Every day at work is different. When I arrive at refuge it tends to be a bit quieter, as the older children have just gone to school. I start the day by getting a handover from the night worker and catch up on any new information.

The playroom opens at 10am, where children participate in interactive play and have the opportunity to explore their environment in safe surroundings. The playroom is essential for children’s social interaction, language development and a sense of safety, as we put consistent boundaries in place. This is really important as the children thrive when they feel safe, valued and listened to. I also care for children while their mum goes to court or has an appointment, so it can be quite busy depending on what’s going on that morning.

At 1pm the playroom closes for an hour for lunch. I sometimes record what the children are eating for lunch in a food diary, in case I need to discuss other healthy eating options with mum later on. I also work closely with mums who need support and guidance with their parenting – this helps them build more positive relationships with their children and builds stronger attachments.

Our Safe Places

Our afternoon session starts at 2pm when children start to come back from school. I help them with their homework, and I usually carry out a 1-to-1 support session with one of the children. We might work through our Helping Hands programme, or do specific work around topics like domestic violence, grief and loss or anger, depending on that child’s individual needs. Sometimes, for a treat, myself and a colleague will take the child out to get some ice-cream or go for dinner. During school holidays, we bring the children out on trips to the zoo, farm, cinema or parks. The playroom closes at 5pm and I make sure the place is cleaned and prepare activities for the following day.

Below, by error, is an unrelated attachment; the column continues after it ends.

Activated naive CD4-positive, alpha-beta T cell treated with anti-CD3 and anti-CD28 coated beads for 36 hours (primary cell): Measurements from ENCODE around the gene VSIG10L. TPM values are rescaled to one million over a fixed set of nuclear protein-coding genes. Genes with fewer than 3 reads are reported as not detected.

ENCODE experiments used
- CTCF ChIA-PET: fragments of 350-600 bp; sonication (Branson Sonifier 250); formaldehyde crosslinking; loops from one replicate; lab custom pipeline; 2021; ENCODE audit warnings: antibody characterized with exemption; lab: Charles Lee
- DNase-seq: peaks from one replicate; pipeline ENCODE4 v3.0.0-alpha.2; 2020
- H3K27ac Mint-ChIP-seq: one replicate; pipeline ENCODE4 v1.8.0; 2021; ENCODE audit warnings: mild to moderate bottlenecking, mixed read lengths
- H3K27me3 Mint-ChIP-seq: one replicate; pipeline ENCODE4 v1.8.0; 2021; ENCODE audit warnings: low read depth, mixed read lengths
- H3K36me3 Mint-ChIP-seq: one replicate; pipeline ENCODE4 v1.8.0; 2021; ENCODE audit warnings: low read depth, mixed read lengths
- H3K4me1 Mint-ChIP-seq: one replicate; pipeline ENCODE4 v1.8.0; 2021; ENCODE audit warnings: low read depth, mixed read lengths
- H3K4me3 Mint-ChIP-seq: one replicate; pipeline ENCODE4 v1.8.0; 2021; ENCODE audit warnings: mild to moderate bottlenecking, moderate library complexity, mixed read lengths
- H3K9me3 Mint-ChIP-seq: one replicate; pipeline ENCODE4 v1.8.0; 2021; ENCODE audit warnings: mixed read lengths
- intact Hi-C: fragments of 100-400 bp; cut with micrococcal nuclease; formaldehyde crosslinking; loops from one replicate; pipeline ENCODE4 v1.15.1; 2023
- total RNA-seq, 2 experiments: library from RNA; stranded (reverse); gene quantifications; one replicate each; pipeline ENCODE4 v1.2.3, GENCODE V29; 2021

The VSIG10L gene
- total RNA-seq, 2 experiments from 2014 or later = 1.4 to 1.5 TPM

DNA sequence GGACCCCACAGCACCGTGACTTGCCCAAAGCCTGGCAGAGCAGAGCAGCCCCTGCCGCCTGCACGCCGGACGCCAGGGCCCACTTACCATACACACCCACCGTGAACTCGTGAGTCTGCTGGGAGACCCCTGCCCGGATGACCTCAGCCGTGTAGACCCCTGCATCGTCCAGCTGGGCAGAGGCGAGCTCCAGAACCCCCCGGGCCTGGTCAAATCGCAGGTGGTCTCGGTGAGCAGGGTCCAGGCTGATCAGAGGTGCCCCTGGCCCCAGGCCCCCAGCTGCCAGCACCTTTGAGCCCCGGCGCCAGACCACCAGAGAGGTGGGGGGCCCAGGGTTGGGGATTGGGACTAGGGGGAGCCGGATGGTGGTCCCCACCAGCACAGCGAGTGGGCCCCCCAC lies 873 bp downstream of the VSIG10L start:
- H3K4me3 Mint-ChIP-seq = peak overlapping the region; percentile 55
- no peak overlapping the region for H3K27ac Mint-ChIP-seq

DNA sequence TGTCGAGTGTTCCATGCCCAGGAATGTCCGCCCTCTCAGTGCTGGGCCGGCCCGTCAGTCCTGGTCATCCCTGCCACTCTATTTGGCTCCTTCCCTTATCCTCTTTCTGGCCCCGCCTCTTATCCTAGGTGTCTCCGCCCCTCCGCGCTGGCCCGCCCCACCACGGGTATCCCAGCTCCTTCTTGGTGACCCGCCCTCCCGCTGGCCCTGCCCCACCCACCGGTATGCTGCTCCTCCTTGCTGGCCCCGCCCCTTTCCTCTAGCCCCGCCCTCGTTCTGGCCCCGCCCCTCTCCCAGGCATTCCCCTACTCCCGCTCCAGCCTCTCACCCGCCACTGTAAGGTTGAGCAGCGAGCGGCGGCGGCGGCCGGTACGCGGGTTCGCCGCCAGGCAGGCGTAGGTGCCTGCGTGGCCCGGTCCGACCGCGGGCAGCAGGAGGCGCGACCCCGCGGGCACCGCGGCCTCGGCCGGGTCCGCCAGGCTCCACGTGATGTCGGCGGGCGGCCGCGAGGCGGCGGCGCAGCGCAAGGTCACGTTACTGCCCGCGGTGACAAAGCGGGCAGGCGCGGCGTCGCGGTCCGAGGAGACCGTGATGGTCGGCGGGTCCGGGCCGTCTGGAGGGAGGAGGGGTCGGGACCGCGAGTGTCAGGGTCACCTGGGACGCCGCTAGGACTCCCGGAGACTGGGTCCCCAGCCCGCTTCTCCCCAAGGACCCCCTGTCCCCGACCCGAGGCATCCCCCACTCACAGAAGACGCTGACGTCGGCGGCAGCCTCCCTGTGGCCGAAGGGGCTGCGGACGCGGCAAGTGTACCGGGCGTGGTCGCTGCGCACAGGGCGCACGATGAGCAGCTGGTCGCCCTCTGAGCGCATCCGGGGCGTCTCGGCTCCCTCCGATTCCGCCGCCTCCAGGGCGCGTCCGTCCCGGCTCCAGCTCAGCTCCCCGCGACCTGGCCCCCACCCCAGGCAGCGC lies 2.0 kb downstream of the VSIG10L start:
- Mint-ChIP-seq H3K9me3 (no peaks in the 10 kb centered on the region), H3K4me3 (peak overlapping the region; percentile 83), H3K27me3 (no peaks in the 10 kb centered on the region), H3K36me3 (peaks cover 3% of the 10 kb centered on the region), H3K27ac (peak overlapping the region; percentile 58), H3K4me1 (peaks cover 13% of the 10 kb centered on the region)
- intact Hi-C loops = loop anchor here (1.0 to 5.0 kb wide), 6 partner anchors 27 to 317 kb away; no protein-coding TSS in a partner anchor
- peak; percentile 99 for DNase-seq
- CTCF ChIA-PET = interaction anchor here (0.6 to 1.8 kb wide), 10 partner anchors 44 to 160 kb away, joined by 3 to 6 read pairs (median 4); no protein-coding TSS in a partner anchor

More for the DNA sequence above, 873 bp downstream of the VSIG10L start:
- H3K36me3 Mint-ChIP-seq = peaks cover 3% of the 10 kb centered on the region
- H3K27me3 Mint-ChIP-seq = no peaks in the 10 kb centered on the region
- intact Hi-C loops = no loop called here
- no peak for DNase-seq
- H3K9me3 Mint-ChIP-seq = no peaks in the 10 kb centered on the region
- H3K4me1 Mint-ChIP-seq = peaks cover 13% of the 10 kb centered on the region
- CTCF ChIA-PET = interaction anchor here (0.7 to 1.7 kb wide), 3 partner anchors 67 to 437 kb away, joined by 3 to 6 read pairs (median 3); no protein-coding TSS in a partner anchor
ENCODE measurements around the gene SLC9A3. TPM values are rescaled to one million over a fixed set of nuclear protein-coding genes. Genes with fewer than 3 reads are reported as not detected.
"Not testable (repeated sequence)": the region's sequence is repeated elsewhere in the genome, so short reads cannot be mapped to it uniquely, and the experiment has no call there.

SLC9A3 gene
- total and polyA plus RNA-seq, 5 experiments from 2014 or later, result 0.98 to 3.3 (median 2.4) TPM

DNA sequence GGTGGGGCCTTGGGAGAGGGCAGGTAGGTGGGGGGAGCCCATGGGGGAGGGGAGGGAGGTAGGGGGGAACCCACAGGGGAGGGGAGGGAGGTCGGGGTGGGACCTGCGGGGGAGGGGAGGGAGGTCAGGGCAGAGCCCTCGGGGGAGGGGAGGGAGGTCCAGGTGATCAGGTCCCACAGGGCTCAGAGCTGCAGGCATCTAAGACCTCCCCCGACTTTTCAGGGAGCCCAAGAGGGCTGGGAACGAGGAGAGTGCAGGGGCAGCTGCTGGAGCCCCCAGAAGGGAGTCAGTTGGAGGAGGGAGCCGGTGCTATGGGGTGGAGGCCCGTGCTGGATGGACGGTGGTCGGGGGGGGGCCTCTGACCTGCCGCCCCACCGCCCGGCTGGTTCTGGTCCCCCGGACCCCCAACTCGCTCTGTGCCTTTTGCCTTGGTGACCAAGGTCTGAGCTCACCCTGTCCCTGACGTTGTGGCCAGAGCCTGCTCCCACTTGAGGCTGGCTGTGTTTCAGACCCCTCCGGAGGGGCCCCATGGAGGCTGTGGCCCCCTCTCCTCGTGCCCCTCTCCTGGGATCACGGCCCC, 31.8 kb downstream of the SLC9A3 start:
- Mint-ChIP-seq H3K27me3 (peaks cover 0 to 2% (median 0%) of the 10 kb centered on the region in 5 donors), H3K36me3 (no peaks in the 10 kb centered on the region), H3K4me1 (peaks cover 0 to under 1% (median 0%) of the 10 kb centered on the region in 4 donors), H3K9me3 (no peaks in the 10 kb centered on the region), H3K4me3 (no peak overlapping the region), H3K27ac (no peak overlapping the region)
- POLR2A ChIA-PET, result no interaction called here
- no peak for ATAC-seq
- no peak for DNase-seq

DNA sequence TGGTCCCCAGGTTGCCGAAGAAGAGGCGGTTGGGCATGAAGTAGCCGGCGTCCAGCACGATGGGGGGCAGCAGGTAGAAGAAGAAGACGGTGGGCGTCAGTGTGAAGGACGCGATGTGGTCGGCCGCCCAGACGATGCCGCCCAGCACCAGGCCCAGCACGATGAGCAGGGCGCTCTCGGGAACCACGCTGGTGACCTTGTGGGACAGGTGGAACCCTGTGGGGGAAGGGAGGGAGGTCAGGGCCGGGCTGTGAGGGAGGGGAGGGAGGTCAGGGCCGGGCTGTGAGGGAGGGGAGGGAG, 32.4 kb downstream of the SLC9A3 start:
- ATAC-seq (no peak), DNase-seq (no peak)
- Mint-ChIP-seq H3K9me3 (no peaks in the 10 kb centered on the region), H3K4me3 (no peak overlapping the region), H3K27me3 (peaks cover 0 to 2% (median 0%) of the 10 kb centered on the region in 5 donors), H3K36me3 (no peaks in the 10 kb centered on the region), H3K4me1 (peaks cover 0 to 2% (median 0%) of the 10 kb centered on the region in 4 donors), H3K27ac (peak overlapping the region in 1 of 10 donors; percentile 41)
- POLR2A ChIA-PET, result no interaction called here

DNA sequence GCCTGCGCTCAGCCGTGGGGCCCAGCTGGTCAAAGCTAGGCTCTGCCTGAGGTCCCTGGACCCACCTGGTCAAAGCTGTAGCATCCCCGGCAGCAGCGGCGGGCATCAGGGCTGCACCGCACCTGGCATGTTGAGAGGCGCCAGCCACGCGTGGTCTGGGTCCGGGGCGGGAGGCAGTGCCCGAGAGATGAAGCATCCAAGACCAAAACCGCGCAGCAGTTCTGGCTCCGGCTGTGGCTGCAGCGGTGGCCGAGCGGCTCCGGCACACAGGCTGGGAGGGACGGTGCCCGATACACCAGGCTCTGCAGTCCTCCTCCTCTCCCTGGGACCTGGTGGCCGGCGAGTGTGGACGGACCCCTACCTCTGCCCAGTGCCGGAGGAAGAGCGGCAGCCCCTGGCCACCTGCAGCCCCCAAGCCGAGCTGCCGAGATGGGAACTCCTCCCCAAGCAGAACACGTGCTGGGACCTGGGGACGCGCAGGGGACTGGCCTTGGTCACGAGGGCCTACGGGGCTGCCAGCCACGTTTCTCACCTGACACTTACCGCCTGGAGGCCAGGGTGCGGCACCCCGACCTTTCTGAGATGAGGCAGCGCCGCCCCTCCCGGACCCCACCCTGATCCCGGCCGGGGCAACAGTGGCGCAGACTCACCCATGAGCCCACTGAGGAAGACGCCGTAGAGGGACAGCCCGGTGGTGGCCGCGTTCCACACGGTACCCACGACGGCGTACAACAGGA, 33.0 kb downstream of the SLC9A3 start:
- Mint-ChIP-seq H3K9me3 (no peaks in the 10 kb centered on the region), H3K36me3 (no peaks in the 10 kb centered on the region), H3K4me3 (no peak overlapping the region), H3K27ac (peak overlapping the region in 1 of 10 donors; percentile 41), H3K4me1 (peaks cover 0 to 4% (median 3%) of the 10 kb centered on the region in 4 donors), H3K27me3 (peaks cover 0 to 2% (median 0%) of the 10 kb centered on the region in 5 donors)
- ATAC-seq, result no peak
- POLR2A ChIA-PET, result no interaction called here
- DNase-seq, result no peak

When new children arrive to refuge we give them a warm welcome. They get a welcome pack that include pyjamas, a toy, books and other things which the child might like or need. I help mum to register the children with the local dentist and doctors, and ring around local schools so that the child can get back to school as quickly as possible.  This means that the transition is as smooth as possible and disruption is kept to a minimum.

It will get better

When I’m not working with children directly, I could be doing any number of things. I might meet with social workers or health visitors, or attend Looked After Children (LAC) reviews or case conferences. I’m there to both support the mother and to pass on information regarding the children’s progress, and to discuss how to best support the woman and her children. We also have a team meeting once a week, where I will update the rest of the team on the progress of the children, and any issues that have come up.

I love my job as a child worker because no two days are the same. I love to see how far each child comes from their arrival in refuge to the day they leave to start their new life.

Our See, Hear, Act conference takes place on 7th~8th February. To get tickets, go to our Eventbrite page or email seehearact@womensaidni.org to request an invoice or find out about group discounts and bursaries available.